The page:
Don't waste money at the grocery store: Find out what expensive items you can buy cheaper elsewhere with these tips from Savvy Sugar.
While it may be convenient to shop for everything at the same place, those grocery store aisles can hold hidden expenses.
That's why divvying up your list and spending an extra few minutes at the specialty store or dollar store is a worthwhile detour that can save you big. (See what to buy and what not to buy at the dollar store.)
We talked to consumer savings expert Andrea Woroch to find out what's best bought at your regular grocery store—and eight items you should never put in your cart. Your first strategy for savings? Avoiding markups—when stores jack up prices in particular categories, and you're the one who pays.
Cubed or Presliced Meat
Meat markup is up to 60% and much more for precut or precubed meats. Since meat has a refrigerated shelf life of just five days and must then be thrown out, most meat departments in grocery stores aim for a minimum 30% markup, and often much higher, to make up for losses. Steaks, for instance, are marked up 40% to 50%; some cheaper cuts, such as round and chuck meat, are marked up as much as 60%. Lesser cuts of meat, those typically cut into pieces for stir-fries or stews, are marked up as much as 300%, should never be bought at full price because they're always discounted at some point. To save, look for markdowns on meats that are near their sell-by date, or hit up bulk stores like Costco for savings of up to 30% off larger slabs of meat. You can refrigerate that which you don't use for later.
Name-brand spices are marked up close to 97%. Instead, buy your basic spices at a natural food store. For instance, a $3.52 jar of bay leaves at the grocery store will cost you only 12 cents for the same amount at a natural foods store. Drugstores and discount stores also sell spices cheaper than at a grocery store. You may have to bring your own bottles to fill, but the savings make up for this.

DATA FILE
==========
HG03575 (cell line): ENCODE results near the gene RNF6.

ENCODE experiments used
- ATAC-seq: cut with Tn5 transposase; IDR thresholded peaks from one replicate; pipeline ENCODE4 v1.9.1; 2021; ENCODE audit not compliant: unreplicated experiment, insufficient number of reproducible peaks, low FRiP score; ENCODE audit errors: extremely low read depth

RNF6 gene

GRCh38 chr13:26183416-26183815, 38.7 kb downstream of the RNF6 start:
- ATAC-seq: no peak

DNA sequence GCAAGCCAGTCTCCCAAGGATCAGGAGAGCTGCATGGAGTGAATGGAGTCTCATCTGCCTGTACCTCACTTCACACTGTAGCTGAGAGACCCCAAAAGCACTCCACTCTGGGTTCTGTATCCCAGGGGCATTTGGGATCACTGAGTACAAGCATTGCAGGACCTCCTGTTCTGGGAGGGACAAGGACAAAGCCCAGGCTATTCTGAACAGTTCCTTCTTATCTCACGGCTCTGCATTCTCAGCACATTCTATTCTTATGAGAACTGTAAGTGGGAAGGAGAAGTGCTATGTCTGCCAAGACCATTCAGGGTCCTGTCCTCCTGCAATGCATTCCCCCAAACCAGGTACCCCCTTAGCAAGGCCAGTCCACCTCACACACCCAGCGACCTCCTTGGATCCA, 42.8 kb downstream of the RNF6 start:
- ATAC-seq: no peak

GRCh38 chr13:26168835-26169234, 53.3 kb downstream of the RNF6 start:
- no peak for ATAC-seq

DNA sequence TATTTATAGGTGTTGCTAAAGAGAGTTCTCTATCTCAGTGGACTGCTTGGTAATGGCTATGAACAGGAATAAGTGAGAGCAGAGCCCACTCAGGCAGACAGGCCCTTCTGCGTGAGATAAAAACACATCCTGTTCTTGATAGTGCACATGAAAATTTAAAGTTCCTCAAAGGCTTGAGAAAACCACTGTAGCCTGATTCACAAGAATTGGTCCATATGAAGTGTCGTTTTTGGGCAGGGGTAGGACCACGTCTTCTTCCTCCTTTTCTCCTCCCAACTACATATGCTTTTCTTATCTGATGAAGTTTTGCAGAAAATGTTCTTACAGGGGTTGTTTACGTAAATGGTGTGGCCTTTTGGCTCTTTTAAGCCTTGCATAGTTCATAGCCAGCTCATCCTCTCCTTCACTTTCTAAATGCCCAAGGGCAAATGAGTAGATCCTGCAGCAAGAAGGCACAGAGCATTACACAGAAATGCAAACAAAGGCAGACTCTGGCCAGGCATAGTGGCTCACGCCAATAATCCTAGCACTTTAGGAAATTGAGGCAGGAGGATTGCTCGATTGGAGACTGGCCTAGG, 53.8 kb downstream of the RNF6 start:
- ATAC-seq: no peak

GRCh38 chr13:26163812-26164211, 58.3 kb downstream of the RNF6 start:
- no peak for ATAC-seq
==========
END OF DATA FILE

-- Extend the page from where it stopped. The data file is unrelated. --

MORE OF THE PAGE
Bakery items are marked up nearly 100% as you’re paying for convenience. For instance, a $20 supermarket cake can be made from scratch or out of a box at home for just $5. Bread can also be baked inexpensively at home. Since most people won't bake bread at home, look for buy-one-get-one-free deals and freeze one loaf or buy when bread is marked down. Savvy shoppers will ask store managers when bread gets marked down—usually nearing the expiration date or end of the day.
Batteries are marked up as much as 60%. Stay away from batteries at the grocery store and instead throw them in your online cart next time you're browsing Target or Walmart's website. Better yet, hop on over to a warehouse store like Sam's Club or Costco, where you can find double the quantity for the same cost as your local supermarket. Since batteries have no expiration date, buying in large quantities is A-OK.
Produce that has been presliced, prechopped or diced for the consumer will cost on average 35% more than the whole vegetable or fruit. Shoppers are paying for convenience, but a task that takes no more than five minutes isn't worth paying more for. Opt to shop for produce at a local farmers' market and buy only what's in season to enjoy the lowest prices. Better yet, pop by a street vendor for the least expensive fruit and veggies.
Though warehouse stores offer unbeatable prices on bulk laundry detergent and other household cleaning supplies, you could skip the special visit and save time by purchasing online at stores like Walmart and Target. With various free shipping deals and online coupons ($5 off $50 at Target from CouponSherpa.com), you could stock up on bulk detergent and avoid lugging to and from your car. And, since laundry is one of those never-ending chores, the bulk stuff won't get wasted.
Personal Care Products
From body lotion to shampoo and toothpaste, unless it's on sale, skip it. The best deals are offered at various drug stores like CVS (with coupons) and Walmart. These products are even cheaper at dollar stores (shop there for makeup applicators, cotton swabs, shampoo, etc).
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